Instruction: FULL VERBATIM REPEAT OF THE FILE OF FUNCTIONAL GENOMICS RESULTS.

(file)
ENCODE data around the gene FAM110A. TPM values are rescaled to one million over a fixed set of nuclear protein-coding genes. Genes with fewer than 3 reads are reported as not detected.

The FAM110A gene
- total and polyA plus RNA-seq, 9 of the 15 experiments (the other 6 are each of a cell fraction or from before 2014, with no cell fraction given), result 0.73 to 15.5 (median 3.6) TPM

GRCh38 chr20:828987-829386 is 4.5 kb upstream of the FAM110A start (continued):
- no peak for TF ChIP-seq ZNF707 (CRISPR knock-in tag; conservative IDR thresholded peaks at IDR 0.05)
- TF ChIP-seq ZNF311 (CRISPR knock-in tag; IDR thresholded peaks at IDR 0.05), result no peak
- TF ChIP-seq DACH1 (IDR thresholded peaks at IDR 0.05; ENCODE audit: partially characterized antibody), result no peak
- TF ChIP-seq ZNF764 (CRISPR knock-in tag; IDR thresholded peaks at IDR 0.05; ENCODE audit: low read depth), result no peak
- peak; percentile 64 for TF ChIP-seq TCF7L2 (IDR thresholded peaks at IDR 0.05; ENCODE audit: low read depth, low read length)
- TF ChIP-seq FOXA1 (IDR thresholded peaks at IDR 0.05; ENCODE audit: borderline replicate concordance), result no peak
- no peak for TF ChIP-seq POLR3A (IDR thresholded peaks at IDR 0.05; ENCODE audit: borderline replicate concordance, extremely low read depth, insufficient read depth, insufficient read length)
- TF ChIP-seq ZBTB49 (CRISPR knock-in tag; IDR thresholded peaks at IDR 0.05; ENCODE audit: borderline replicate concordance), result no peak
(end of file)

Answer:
ENCODE data around the gene FAM110A. TPM values are rescaled to one million over a fixed set of nuclear protein-coding genes. Genes with fewer than 3 reads are reported as not detected.

The FAM110A gene
- total and polyA plus RNA-seq, 9 of the 15 experiments (the other 6 are each of a cell fraction or from before 2014, with no cell fraction given), result 0.73 to 15.5 (median 3.6) TPM

GRCh38 chr20:828987-829386 is 4.5 kb upstream of the FAM110A start (continued):
- no peak for TF ChIP-seq ZNF707 (CRISPR knock-in tag; conservative IDR thresholded peaks at IDR 0.05)
- TF ChIP-seq ZNF311 (CRISPR knock-in tag; IDR thresholded peaks at IDR 0.05), result no peak
- TF ChIP-seq DACH1 (IDR thresholded peaks at IDR 0.05; ENCODE audit: partially characterized antibody), result no peak
- TF ChIP-seq ZNF764 (CRISPR knock-in tag; IDR thresholded peaks at IDR 0.05; ENCODE audit: low read depth), result no peak
- peak; percentile 64 for TF ChIP-seq TCF7L2 (IDR thresholded peaks at IDR 0.05; ENCODE audit: low read depth, low read length)
- TF ChIP-seq FOXA1 (IDR thresholded peaks at IDR 0.05; ENCODE audit: borderline replicate concordance), result no peak
- no peak for TF ChIP-seq POLR3A (IDR thresholded peaks at IDR 0.05; ENCODE audit: borderline replicate concordance, extremely low read depth, insufficient read depth, insufficient read length)
- TF ChIP-seq ZBTB49 (CRISPR knock-in tag; IDR thresholded peaks at IDR 0.05; ENCODE audit: borderline replicate concordance), result no peak